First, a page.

Bending over backward on a global stage – I never imagined that it would be my connection with the expressive art of Bellydance that would finally give my voice a platform in the media to communicate my desire to champion seldom-heard communities.
The beauty of creation derives from the most unique of spaces and it is in some of the most bizarre of places where we also discover such soulful stories… for me dancing and moving my body has given me space to write with my head and create with my body as well as stumble on stories from performing in Shisha Bars to leading dance, expressive movement and digital story-telling workshops throughout communities!
Except that this wasn’t just getting into journalism through the backdoor it was quite literally bending over backward and not even having shoes on to break through the glass floor of the industry but shimmying into it until someone heard my story and more importantly, the voices of the “hard to reach” community I had shimmied up in.
Ironically this wasn’t a stint, it was just me expressing my soul story through a different language other than the words I most enjoyed writing on a page.
And whilst I had connected with an unusual type of communication it was this very form that finally got the world to hear me. People beyond my current echo chamber, an impact on the wider world, and a chance to share my story of a ‘mixed-race’ ‘young’ ‘impoverished’ woman who had been shunned and assaulted by society.
But it was the flickering bright lights of the entertainment world that finally embraced me, albeit with the shackles that I presented a ‘rags to riches’ tale, the ‘cute, poor, curvy’ dancer and how these rich powerful men had plucked me out of the doldrums of society.
Fortunately, my “rough” background, growing up in a “broken family” and crime-infested area, had taught me how to adapt the way I strutted over challenges by staying connected with my own core values, my soul purpose. I could navigate the sumptuous sparkles of show-business with the same grounding that I could learn from the murky headlines which humans had cast over my head, not allowing them to cast a shadow on my spirit.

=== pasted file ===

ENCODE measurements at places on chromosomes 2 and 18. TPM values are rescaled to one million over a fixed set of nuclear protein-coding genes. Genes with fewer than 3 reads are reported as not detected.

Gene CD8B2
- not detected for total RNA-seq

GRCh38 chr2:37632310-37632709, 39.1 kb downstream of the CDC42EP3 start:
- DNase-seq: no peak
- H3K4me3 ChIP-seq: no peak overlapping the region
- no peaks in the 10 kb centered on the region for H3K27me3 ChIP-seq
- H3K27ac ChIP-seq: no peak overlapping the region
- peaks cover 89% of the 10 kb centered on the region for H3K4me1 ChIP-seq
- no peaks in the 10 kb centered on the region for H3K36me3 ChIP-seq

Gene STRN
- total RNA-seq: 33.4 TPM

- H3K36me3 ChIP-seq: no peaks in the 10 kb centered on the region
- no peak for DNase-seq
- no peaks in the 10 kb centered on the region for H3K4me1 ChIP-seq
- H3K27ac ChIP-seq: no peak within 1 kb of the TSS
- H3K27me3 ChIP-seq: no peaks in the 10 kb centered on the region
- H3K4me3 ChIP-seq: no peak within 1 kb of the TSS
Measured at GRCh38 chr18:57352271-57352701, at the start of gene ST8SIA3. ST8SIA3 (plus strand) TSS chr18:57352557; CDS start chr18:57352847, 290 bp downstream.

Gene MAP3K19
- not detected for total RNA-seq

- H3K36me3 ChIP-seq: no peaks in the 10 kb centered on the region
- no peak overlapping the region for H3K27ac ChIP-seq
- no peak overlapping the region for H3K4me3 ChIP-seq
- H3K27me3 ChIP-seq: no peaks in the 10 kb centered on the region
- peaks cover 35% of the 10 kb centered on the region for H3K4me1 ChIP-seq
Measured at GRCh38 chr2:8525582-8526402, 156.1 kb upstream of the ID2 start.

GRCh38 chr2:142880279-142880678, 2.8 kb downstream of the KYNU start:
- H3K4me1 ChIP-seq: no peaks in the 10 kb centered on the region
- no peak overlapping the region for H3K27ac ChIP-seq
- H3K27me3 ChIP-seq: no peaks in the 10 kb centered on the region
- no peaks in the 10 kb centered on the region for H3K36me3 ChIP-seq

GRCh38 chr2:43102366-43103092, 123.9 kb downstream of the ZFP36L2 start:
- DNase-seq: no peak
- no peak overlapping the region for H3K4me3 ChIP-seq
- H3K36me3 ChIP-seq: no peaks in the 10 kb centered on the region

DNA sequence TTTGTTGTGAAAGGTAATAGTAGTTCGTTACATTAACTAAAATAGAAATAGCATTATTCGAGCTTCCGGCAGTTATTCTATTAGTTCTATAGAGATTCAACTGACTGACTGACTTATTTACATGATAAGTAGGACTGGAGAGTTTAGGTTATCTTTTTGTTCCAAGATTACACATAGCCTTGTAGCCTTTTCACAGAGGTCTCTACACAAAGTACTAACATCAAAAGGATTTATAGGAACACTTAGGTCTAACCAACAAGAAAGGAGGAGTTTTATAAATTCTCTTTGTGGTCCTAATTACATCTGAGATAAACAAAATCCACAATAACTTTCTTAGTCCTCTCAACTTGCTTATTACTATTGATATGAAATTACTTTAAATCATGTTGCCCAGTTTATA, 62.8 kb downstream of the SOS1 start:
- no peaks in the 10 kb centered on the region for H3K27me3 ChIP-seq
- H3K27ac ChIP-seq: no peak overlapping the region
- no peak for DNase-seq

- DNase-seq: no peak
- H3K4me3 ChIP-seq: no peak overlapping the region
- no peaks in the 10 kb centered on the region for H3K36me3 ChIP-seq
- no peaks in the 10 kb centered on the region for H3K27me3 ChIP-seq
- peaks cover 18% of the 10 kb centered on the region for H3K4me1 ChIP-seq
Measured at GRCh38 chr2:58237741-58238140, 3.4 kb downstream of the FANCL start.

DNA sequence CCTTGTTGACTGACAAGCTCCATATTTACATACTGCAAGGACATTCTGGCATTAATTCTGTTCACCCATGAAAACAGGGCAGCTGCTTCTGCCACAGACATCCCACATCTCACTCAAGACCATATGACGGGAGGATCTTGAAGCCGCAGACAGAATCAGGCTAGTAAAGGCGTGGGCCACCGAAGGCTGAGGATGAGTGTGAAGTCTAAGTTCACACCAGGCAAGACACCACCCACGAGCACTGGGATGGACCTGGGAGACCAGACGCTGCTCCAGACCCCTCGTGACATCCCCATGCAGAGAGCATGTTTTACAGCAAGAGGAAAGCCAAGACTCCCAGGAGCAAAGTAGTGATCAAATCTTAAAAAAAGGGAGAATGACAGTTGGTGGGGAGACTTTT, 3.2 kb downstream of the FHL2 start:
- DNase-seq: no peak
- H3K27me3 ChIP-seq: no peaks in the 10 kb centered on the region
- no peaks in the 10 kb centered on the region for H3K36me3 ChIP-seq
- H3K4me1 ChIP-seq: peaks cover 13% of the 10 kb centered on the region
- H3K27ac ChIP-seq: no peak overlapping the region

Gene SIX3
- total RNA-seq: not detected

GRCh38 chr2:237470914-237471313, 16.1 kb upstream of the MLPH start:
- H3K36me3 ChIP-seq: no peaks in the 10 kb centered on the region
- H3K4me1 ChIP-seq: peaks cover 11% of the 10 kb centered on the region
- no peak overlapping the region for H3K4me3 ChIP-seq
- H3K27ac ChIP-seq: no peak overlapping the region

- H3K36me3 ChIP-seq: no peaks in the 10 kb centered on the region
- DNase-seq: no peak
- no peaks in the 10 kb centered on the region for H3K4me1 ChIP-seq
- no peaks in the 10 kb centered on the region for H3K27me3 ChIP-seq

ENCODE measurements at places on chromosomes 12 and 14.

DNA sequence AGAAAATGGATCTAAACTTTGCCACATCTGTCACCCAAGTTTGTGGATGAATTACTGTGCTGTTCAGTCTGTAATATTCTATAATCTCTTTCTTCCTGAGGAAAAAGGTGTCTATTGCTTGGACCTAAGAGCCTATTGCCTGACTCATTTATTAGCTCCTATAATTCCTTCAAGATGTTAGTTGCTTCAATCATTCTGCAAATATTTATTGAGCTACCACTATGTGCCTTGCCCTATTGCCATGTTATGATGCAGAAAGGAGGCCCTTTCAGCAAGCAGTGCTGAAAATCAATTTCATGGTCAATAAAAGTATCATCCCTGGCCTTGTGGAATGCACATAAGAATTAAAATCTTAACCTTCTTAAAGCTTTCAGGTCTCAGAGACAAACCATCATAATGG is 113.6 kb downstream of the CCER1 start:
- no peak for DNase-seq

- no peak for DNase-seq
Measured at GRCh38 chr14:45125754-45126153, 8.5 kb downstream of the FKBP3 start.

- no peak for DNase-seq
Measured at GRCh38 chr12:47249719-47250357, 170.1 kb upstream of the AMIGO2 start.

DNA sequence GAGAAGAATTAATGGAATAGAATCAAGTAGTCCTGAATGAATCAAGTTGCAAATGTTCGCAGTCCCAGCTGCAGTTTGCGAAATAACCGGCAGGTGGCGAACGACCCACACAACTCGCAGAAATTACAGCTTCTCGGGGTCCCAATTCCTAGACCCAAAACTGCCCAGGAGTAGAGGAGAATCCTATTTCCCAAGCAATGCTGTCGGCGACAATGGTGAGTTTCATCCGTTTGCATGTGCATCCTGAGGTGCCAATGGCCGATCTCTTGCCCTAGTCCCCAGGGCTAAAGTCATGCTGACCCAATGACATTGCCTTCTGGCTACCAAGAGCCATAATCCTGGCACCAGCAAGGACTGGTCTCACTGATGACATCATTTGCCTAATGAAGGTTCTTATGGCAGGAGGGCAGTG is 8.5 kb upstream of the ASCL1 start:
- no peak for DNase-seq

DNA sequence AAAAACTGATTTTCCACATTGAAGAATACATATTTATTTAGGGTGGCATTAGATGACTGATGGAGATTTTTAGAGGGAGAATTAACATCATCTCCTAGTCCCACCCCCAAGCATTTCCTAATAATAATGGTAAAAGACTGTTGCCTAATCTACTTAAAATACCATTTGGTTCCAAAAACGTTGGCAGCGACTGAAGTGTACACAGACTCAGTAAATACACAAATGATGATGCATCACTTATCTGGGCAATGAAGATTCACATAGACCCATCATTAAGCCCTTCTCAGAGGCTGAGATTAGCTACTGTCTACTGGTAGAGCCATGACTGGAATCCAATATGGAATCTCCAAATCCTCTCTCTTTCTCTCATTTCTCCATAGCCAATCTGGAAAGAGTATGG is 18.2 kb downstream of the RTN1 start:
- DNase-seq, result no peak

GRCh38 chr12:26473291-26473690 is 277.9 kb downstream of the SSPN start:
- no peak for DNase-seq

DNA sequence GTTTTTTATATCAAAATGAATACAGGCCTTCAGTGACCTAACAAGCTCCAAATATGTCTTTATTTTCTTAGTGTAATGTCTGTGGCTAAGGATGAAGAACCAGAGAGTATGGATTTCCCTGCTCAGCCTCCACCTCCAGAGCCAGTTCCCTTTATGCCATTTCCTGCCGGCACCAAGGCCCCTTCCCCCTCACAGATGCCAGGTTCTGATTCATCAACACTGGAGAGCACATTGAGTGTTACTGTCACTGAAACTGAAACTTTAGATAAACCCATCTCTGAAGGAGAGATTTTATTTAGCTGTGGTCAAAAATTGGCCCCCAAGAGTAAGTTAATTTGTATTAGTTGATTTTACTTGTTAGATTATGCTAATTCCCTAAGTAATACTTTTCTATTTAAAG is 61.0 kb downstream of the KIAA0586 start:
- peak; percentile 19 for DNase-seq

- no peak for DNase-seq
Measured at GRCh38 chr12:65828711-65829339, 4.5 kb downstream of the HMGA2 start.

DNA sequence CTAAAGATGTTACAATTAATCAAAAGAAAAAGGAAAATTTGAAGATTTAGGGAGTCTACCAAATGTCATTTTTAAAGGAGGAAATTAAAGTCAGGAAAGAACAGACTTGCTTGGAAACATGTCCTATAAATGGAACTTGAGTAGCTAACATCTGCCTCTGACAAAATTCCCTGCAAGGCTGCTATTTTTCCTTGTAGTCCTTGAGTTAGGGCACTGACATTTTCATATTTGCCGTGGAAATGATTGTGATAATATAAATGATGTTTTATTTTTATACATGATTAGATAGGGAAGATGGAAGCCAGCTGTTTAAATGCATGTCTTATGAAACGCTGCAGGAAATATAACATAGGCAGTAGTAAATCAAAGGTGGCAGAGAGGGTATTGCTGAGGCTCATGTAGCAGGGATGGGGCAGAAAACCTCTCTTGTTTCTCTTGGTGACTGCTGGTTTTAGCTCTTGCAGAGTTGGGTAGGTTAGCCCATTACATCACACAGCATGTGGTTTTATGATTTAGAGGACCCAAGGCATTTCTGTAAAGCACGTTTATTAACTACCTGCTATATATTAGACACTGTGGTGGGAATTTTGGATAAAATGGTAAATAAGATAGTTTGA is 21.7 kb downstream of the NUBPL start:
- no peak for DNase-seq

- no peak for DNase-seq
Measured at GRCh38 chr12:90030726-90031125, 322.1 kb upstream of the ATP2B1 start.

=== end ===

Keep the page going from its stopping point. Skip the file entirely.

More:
I had the grit and the glitz of a strong but fragile heart to guide me, I knew I could empathically hear and help others through my holistic storytelling.
By showcasing my own soulful story, I could demonstrate that I could sensitively narrate theirs. My primary medium has always been the written language whether that be on paper or setting up my own human rights blog (which incidentally became my next sideways step-ball-change into the journalism industry).
Yet, I always felt I was straddling two divisive worlds of rich and poor, segregated and secure, but actually very much like me – I reflected the light and shade of a sparkle… just like we all do regardless of our own stage make-up – we are comprised one perfectly imperfect gem.
Whether you see me as a refined jewel or an unpolished rock. That’s the beauty of telling any life story. It is one whole spectrum of a human which is the foundation of any story. The ebbs and flows, echoing the beautiful rhythms of nature, much like the Japanese Aesthetics of Wabi-sabi which appreciates the beauty of nature reflected by imperfections.
This is just one fragment of my own life story, something I candidly share in my online content, published book, and in my regular newspaper, and magazine columns. I draw out themes that I feel are relevant in today’s times.
Whilst my burning fire to articulate stories creatively may have derived from my background, my east meets west and Yorkshire heritage and my own life experience acts as an internal prompt to challenge my own beliefs and more importantly to me, to empower others to share their lived experience.
For me this is the beauty of journalism, trying to decipher fact and fiction, conscious and subconscious bias, and utilising our skillset to embrace the responsibility of telling the truth of stories that need to be heard. Challenging ourselves, querying those of whom we are institutionalised to listen to, and always investigate all of the ‘stage wings’ to a story.
I love ‘slow news’ much like the meditative art monks adopt to artfully make a cup of ‘Cha’ or a plunge of a teabag if you’re me.
The simple power of the human story is discovered when we mindfully listen to the stir of the tea leaves blending with the hard water, combined with the complexity of accurately articulating that story so that it is consumed by the desired audiences which makes the power of the story so important.
Our own stories are infused in a complex swirl that sometimes we ourselves don’t understand, but our responsibility as narrators is to navigate the facade of the chunky mugs, delicate China cups, and plastic flasks whilst also delving into anyone’s unique blend of tea leaves.
As journalists and storytellers we not only have the honour of sipping on plenty of varieties of tea but we must also carefully remove the froth and find a way of serving that perfectly imperfect beverage to the audiences we want to digest it.
Whilst writing, presenting, and dancing modes of communication resonate with my soul as a writer, I love creatively exploring new ways of sharing and telling such stories in a variety of mediums from vlogs to blogs, from podcasts to social media posts…
As the designated server, it is my responsibility that our guests connect with a cup of tea which prompts them to take a pause from the rush of the rat race and reflect into the glimmering liquid of the perfectly brewed cuppa cha in front of them. A delightful design of glossy entertainment, with deeper undertones of flavours and a forceful embodiment of the truth.